Bilal Ali is a student of the sacred Islamic sciences with a special interest in Hadith, Hanafi law, and Education. He works currently as a researcher, translator, and instructor in Arabic and Islamic studies at Darul Qasim (Lombard, IL) and Darul Hikmah (Westmont, IL) and serves as Chairman for the Muslim spiritual health institute, Khalil Center.
Book Review: ‘Muwatta’ al-Imam Malik: Riwayat al-Shafi’i ‘an Malik’, al-Banjari, Muhammad Lutfi, Karachi: Majlis al-Da’wah wa al-Tahqiq al-Islami, 357 pages
By Maulana Zeeshan Chaudri
The Muwatta’ of Imam Malik (d.179) requires no introduction as 100s of books have been written over the centuries studying various aspects of the goldmine. This collection of Malik demonstrates the juristic acumen and expertise of the mujtahid of Medina. Interest in the book has transcended madhhab affiliations with even one of the famous transmission of the book coming via the student of Imam Abu Hanifah (d.150), Imam Muhammad ibn al-Hasan al-Shaybani (d.182). Malik’s Muwatta’ had many transmitters and it became a debate amongst later Hadith experts as whose transmission from Malik was the most superior?Read More »
Title: Hanafi Principles of Testing Hadith
Author: Atabek Shukurov An-Nasafi / Sulaiman Ahmed (translator)
Publisher: Avicenna Academy, UK
Release Date: May 1, 2015
Pages: ix + 311
The book is allegedly an attempt at revival of hanafi methdology in hadith. However, in reality far from representing the hanafi school’s actual approach it is an attempt at putting a ‘scholarly’ garb on compromising hadith as a source of Islamic law and etiquette in view of the pressing polemics and criticism coming from a different world-view.
The following list a selection from notes that were compiled for one of the appendices to the forthcoming (in shā Allāh) translation of Imam ʿAbd al-Ḥaqq al-Dihlawī’s Muqaddamah fī Uṣūl al-Ḥadīth. The list has had to be refined, edited, and truncated for publishing purposes. I thought the rough notes would still benefit certain interested readers, so I have produced a portion of them below. Readers should note that spellings, dates, etc… are being revised and are not yet reflected in this post:
Shāh ʿAbd al-Ḥaqq al-Dihlawī represents an important link in a long chain of Ḥanafī hadith scholars, one that begins with Imam Abū Ḥanīfah and his students and continues to this day. The last hundred plus years, however, has born witnes to an unfortunate confusion about the status of the scholars of the Ḥanafī school of law in relation to their knowledge and prowess in the field of hadith and hadith criticism…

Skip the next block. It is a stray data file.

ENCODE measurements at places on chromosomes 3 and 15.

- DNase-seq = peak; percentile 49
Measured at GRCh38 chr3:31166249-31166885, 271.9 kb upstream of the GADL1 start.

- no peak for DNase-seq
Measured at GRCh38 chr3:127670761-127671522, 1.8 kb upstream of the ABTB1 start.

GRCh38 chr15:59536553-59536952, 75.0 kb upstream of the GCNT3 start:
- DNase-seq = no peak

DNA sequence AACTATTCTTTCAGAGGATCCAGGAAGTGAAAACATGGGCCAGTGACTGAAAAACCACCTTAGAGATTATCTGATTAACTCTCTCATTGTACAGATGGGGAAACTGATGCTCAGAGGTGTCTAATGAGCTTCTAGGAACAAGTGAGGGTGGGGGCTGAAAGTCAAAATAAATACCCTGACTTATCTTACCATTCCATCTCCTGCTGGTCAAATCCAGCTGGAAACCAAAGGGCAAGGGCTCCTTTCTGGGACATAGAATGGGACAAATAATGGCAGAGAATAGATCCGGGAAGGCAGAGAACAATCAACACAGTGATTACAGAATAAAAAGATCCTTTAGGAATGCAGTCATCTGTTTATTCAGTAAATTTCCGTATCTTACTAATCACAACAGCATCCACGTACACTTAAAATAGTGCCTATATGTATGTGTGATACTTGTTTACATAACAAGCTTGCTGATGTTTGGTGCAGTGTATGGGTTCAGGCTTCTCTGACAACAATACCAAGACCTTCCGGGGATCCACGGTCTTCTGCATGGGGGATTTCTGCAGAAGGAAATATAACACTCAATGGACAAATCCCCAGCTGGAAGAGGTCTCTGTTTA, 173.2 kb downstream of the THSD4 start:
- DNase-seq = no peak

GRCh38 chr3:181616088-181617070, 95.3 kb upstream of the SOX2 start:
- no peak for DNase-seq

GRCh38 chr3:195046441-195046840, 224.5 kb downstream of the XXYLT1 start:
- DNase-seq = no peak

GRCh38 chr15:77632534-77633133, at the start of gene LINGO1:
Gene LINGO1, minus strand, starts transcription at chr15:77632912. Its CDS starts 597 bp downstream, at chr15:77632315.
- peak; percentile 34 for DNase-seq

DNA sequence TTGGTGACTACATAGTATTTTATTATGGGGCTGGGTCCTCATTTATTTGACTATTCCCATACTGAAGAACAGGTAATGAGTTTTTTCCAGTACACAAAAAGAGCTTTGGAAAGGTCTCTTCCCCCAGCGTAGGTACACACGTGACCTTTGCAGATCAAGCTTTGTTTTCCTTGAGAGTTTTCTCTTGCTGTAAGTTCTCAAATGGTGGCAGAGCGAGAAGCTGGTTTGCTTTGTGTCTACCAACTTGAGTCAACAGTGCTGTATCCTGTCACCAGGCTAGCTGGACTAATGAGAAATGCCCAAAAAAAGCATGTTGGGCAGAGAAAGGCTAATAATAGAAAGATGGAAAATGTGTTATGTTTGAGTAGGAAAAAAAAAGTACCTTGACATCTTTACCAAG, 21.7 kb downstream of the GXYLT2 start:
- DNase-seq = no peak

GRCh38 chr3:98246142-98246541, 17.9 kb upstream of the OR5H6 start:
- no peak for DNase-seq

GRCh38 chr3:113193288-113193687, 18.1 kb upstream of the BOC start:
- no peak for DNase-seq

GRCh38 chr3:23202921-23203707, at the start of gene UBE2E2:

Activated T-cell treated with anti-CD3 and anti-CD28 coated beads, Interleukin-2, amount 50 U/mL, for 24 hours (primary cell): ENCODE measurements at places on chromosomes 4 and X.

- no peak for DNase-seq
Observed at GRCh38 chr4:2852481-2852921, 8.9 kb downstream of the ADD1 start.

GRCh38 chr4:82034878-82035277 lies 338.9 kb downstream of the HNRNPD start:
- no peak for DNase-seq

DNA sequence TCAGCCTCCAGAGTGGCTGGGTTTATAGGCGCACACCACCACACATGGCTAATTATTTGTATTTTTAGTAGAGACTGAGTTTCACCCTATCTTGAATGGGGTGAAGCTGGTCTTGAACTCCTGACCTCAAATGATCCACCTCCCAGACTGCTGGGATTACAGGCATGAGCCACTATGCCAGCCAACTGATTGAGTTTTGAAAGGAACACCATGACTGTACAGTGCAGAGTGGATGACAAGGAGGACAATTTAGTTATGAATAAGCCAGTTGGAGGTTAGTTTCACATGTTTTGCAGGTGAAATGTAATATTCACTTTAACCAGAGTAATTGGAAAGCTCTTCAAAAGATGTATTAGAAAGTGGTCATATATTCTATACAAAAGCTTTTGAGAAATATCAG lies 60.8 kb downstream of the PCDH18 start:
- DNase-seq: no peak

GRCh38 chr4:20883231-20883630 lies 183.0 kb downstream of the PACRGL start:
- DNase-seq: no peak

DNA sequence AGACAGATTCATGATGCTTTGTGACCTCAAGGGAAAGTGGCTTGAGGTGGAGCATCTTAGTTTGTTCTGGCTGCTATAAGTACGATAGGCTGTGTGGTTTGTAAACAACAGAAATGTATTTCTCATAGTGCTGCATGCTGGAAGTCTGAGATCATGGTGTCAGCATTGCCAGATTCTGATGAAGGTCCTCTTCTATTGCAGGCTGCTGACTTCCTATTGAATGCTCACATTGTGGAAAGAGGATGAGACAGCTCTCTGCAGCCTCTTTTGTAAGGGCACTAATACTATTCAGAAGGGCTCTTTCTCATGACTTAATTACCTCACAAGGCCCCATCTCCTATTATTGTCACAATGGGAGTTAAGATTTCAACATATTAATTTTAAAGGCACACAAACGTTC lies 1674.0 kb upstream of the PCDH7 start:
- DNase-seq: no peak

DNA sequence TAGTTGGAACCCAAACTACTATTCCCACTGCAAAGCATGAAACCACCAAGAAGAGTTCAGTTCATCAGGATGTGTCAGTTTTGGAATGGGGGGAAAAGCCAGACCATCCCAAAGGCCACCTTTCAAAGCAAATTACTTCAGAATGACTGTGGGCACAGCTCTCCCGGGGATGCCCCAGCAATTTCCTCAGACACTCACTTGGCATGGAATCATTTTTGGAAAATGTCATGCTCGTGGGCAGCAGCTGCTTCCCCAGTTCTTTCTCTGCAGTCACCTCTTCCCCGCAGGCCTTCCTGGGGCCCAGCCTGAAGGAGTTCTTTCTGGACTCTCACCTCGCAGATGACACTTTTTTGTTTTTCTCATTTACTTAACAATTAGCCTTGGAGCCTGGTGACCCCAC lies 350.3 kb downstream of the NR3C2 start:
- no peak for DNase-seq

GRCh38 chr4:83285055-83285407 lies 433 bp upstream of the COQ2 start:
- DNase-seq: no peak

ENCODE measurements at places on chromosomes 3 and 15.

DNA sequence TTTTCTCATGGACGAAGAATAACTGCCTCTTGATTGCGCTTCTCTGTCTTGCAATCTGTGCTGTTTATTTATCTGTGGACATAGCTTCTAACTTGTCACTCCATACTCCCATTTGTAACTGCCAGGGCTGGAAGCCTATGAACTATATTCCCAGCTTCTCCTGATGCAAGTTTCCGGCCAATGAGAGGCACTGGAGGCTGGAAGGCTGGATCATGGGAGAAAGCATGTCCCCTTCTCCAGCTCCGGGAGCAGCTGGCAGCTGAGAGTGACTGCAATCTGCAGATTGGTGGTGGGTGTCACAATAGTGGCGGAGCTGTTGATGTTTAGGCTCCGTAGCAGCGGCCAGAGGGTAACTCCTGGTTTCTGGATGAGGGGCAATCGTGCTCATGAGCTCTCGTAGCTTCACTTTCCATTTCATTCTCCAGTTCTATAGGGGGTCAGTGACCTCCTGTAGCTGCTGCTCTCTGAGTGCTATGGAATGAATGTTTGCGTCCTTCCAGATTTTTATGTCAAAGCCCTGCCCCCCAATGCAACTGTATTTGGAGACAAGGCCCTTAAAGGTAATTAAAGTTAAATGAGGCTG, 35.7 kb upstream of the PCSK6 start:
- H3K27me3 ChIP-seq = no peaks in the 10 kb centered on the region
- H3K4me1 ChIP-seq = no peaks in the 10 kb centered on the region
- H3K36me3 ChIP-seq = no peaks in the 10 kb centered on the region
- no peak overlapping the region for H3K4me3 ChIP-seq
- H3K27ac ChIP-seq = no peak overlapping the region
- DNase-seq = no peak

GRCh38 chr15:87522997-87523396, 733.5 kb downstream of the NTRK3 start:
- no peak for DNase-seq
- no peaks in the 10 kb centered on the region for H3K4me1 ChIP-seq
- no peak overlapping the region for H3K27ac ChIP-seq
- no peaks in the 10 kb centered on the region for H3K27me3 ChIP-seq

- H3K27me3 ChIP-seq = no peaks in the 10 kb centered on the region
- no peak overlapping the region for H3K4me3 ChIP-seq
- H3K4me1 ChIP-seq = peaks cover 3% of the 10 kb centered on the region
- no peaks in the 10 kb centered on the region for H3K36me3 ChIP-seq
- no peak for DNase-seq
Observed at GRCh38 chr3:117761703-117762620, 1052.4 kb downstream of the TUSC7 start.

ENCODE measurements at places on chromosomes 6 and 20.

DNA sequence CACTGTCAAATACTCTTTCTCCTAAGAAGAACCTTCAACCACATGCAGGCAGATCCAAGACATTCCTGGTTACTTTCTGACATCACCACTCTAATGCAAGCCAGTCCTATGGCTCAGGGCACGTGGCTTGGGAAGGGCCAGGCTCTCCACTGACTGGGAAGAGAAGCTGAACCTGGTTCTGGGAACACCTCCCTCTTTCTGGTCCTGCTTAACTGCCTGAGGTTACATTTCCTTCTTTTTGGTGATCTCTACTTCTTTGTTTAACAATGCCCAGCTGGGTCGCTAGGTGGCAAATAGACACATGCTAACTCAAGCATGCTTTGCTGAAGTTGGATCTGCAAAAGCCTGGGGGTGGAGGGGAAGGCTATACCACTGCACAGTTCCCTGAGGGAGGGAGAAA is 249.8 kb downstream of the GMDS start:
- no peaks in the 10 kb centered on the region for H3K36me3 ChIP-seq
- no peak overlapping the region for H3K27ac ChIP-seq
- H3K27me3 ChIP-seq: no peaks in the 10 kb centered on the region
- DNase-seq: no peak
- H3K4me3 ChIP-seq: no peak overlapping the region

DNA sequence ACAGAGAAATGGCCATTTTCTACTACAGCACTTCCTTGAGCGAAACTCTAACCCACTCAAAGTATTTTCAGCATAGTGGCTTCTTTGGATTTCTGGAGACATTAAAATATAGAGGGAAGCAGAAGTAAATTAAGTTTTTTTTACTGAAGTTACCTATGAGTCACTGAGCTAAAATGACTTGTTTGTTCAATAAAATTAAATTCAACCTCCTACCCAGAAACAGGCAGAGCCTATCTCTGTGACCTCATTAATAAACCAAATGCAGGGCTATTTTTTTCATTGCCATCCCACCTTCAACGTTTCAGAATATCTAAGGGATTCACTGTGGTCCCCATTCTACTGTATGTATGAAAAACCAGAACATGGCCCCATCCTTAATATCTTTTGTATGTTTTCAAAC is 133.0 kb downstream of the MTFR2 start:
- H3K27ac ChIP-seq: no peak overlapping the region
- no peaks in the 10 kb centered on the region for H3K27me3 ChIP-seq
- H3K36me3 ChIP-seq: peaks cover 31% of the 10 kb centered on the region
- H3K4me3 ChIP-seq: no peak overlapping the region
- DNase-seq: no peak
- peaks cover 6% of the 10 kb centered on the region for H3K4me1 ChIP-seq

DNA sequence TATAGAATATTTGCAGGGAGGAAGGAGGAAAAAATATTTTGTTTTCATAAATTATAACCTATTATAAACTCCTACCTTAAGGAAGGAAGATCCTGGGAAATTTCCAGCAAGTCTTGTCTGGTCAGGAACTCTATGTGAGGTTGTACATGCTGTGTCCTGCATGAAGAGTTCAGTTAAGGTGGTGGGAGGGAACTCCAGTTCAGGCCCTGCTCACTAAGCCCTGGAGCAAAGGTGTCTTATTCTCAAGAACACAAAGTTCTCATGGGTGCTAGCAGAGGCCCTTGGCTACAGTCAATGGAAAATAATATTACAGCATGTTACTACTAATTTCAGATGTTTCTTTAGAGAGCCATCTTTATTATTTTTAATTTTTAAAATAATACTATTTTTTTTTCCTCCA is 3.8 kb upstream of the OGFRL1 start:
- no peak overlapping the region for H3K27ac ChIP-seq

As the new Islāmic academic year approaches, students of knowledge are moving into the higher years at every Islāmic institute of learning (dār al-ʿulūm). Many are prone to becoming overwhelmed by the volume of their studies and speed of their teachers’ lectures. At this point, they fall prey to making a ‘rookie mistake’ they later realise and regret. That is, the error of taking inefficient notes.
Every dār al-ʿulūm has a broad range of students taking notes. Some, in the process of attempting to write every word emanating from the teacher’s mouth verbatim, miss the core content of the lecture. Others, on the other hand, give up writing completely and hope to rely on a classmate’s notes. As with everything in life, success lies in creating a balance.Read More »
Professor Guillaume is not merely offering a translation of the received text of the biography of Muhammad, as recorded by Ibn Hisham from al-Bakka’i, from Ibn Ishaq. His work is a translation of his own reconstruction of Ibn Ishaq ….
… one gathers from the concluding words on page v that the translator hopes that his translation will ‘help to further cooperation and friendliness between my country and the Islamic world.’ This is an aim which is, of course, more expedient than academic, but it is nevertheless a commendable one, formulated as it is by a student of Islam who is at the same time an Anglican clergyman. It is difficult, however, to see how a profane transformation of the received text of the life of Muhammad such as is attempted by Professor Guillaume is likely to commend itself to the Islamic world.Read More »
Fārūq, Muḥammad, Janāb Gurū Nānak Jī ؒ awr Islām, Maktaba Maḥmūdiyya, UP (1431/2010), 80 pages, paperback.
Review by Shahin-ur Rahman
Concise and easy to read, this succinct treatise on comparative religion offers a profound insight into the life of Gurū Nānak, who is believed to be the founder of the Sikh religion. Targeting the objective Sikh observer, the author presents a well-referenced Urdu biography of Gurū Nānak, proving him to be not only a Muslim, but a knowledgeable Muslim leader.
It should be known that the objective of the book was not to celebrate Gurū Nānak and boast that he adhered to the same religion as the author does. Rather, quite the opposite is true: the author’s intent behind this work was to bring forth anecdotes of Gurū Nānak’s biography, which can assist the objective researcher in identifying the true teachings of Gurū Nānak as he himself taught. This would, in turn, be a means of guiding the Sikh brethren to reconsider their perception of Sikhism, and, thereby, adopt the religion that Gurū Nānak had truly preached. This is evident from the ‘food for thought’ at the end of the booklet, where the author requests the Sikh brethren to read this book side by side with the original sources and compare the two to reach an unbiased conclusion.Read More »